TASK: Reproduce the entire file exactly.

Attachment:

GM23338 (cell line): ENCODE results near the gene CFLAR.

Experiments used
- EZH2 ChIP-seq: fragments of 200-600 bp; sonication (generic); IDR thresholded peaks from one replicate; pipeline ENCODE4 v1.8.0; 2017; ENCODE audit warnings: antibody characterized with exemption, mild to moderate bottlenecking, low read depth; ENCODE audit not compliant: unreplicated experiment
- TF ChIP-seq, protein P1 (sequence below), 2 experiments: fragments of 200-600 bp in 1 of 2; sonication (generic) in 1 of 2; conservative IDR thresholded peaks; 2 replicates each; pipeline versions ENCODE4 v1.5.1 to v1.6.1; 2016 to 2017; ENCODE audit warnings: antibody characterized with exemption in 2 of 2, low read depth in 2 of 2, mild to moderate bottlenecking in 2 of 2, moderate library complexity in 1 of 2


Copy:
GM23338 (cell line): ENCODE results near the gene CFLAR.

Experiments used
- EZH2 ChIP-seq: fragments of 200-600 bp; sonication (generic); IDR thresholded peaks from one replicate; pipeline ENCODE4 v1.8.0; 2017; ENCODE audit warnings: antibody characterized with exemption, mild to moderate bottlenecking, low read depth; ENCODE audit not compliant: unreplicated experiment
- TF ChIP-seq, protein P1 (sequence below), 2 experiments: fragments of 200-600 bp in 1 of 2; sonication (generic) in 1 of 2; conservative IDR thresholded peaks; 2 replicates each; pipeline versions ENCODE4 v1.5.1 to v1.6.1; 2016 to 2017; ENCODE audit warnings: antibody characterized with exemption in 2 of 2, low read depth in 2 of 2, mild to moderate bottlenecking in 2 of 2, moderate library complexity in 1 of 2